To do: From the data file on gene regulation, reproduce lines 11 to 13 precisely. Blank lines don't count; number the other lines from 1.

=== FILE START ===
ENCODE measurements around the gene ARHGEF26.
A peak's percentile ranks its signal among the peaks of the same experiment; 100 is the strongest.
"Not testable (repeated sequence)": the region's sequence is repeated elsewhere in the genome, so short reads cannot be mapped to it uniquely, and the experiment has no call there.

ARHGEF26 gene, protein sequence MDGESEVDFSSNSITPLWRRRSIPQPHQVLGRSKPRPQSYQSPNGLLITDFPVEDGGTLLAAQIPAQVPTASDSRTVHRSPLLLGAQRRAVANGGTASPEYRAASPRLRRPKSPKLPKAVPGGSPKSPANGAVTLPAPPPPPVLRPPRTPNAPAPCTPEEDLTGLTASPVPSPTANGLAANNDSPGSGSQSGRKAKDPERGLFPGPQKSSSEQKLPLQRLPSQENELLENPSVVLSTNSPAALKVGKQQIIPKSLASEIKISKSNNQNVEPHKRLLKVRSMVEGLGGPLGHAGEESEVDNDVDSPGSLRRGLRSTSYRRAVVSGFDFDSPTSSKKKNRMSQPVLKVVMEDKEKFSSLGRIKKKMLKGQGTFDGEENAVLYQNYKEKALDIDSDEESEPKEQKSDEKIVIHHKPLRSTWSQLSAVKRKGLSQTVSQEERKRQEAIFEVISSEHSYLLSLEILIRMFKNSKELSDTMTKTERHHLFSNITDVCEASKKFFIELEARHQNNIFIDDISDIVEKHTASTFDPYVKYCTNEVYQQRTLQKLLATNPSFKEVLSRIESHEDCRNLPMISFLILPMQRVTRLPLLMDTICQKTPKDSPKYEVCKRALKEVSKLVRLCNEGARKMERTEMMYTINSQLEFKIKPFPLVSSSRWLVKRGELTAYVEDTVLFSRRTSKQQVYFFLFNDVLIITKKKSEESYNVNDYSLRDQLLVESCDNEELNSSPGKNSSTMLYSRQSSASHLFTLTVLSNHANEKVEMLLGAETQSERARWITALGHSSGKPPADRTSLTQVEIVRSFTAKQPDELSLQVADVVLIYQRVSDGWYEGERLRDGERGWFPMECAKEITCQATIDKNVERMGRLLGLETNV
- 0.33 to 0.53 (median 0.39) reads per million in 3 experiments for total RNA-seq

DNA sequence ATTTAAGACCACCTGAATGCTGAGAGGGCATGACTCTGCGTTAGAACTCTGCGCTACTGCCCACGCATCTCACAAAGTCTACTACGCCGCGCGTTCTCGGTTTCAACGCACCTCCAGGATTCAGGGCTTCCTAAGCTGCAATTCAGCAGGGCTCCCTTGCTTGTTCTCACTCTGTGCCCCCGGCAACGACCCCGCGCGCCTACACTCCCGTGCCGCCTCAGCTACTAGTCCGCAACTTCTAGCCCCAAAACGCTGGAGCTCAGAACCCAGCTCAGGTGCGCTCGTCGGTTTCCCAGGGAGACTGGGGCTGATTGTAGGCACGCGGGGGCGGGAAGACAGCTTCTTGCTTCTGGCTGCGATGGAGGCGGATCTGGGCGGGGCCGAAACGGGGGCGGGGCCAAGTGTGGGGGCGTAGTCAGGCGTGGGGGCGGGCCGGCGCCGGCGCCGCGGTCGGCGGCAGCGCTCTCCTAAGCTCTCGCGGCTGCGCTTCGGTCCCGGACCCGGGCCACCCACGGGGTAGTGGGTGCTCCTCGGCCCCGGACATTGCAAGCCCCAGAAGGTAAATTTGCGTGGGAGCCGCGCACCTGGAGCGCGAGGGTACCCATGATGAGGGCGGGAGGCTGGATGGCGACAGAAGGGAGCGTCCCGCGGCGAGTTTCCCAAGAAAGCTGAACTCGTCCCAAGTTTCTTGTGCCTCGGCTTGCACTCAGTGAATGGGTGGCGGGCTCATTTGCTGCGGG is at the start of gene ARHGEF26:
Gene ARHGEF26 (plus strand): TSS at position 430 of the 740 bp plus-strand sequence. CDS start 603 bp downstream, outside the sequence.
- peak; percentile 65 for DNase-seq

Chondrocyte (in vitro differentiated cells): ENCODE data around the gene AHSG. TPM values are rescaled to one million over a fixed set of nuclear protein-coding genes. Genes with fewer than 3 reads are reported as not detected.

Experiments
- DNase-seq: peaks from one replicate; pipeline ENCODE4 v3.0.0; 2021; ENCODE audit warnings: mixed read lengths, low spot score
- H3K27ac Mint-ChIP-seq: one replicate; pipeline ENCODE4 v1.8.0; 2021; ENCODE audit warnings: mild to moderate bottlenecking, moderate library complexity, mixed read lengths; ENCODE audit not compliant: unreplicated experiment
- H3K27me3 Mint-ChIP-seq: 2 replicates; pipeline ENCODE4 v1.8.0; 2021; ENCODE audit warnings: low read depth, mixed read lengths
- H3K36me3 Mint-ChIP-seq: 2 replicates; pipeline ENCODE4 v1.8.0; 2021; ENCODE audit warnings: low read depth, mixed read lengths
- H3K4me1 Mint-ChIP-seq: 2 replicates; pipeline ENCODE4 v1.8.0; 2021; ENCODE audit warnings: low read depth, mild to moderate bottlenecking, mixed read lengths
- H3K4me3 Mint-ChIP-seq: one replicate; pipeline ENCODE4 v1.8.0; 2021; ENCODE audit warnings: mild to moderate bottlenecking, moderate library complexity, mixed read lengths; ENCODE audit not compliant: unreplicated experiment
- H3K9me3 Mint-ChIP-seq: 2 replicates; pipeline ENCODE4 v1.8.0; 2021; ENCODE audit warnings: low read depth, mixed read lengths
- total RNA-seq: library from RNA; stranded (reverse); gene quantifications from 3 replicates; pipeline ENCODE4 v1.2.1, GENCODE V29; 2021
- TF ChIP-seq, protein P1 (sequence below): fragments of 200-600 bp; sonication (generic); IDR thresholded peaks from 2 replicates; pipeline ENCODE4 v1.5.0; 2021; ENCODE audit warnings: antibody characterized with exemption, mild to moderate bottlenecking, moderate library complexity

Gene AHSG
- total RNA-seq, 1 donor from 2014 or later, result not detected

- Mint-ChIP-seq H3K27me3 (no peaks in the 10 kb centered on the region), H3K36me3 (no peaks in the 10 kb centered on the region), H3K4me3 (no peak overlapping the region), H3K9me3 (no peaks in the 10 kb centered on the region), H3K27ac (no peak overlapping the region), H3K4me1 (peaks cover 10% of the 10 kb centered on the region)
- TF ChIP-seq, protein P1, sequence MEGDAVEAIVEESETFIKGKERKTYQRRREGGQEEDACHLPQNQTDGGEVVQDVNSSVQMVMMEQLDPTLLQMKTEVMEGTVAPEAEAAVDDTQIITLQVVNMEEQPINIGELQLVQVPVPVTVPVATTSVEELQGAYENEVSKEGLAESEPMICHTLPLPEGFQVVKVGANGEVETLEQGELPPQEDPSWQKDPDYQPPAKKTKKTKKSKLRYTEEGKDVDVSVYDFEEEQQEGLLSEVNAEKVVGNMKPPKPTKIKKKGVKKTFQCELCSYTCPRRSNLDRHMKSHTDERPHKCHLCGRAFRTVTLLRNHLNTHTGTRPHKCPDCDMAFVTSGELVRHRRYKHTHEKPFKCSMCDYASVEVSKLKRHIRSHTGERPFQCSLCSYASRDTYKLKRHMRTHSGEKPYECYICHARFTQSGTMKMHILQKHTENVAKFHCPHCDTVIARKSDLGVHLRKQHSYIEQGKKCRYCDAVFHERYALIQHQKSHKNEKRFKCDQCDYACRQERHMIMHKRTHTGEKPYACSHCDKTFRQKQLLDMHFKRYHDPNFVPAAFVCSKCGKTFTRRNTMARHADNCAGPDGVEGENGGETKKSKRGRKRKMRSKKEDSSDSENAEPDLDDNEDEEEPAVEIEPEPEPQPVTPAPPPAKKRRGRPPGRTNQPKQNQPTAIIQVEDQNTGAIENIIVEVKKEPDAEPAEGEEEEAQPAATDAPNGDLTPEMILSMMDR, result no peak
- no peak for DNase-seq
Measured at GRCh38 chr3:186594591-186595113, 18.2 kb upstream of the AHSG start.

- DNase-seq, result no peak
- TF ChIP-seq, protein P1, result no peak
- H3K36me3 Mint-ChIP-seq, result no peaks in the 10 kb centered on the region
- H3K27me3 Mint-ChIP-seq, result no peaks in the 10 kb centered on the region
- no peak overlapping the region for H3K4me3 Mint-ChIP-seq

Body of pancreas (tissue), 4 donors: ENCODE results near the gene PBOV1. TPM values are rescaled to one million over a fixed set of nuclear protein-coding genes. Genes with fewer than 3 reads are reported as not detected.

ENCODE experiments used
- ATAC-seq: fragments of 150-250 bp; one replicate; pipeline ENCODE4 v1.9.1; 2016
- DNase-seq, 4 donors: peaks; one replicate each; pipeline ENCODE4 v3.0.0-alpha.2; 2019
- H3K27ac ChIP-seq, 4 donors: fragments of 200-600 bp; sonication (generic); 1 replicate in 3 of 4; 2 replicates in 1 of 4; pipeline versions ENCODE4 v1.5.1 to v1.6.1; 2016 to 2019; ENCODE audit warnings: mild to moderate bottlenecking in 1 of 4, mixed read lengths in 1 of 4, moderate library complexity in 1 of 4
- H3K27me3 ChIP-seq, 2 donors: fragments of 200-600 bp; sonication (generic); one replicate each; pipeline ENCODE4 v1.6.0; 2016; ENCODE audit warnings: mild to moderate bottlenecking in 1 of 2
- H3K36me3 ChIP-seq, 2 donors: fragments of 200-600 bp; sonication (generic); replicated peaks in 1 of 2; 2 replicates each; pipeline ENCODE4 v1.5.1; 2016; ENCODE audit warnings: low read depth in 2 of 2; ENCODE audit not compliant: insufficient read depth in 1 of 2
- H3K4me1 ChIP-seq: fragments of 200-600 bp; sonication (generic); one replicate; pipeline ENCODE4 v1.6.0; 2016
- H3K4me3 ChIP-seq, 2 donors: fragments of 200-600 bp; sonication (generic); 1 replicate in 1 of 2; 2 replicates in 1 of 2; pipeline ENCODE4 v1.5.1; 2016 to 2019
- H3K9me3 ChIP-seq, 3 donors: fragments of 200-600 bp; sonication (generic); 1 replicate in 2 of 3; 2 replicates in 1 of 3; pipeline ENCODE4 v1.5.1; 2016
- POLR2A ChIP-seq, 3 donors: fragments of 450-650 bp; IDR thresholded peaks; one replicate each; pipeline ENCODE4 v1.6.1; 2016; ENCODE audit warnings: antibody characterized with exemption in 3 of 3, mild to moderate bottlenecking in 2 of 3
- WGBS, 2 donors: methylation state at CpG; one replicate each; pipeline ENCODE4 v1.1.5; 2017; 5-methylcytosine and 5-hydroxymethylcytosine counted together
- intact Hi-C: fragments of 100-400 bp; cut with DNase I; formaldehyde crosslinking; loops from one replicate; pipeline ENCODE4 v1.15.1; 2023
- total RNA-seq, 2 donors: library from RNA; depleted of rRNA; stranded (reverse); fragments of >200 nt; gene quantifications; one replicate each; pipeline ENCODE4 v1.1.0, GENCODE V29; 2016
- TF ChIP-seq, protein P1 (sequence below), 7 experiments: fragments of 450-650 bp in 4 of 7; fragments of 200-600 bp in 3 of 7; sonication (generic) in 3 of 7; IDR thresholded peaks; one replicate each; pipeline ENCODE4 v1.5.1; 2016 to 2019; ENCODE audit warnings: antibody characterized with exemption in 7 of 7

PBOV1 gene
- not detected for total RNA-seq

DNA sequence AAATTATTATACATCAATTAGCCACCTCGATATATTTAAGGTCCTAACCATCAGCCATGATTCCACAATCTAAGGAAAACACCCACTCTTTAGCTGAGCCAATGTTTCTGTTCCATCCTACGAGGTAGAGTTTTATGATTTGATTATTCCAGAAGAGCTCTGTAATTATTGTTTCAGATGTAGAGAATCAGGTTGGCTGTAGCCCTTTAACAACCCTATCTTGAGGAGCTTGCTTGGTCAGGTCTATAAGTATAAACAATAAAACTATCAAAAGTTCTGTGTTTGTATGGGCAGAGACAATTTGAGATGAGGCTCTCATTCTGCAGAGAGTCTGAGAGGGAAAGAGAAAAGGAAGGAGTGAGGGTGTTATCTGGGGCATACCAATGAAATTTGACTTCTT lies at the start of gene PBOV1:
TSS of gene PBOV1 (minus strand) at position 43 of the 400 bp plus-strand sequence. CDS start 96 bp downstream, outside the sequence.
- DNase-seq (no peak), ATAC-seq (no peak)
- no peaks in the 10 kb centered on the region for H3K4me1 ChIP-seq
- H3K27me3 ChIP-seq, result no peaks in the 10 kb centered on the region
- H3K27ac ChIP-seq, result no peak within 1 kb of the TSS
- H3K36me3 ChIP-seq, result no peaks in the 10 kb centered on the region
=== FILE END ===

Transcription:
- DNase-seq: peaks from one replicate; pipeline ENCODE4 v3.0.0; 2021; ENCODE audit warnings: mixed read lengths, low spot score
- H3K27ac Mint-ChIP-seq: one replicate; pipeline ENCODE4 v1.8.0; 2021; ENCODE audit warnings: mild to moderate bottlenecking, moderate library complexity, mixed read lengths; ENCODE audit not compliant: unreplicated experiment
- H3K27me3 Mint-ChIP-seq: 2 replicates; pipeline ENCODE4 v1.8.0; 2021; ENCODE audit warnings: low read depth, mixed read lengths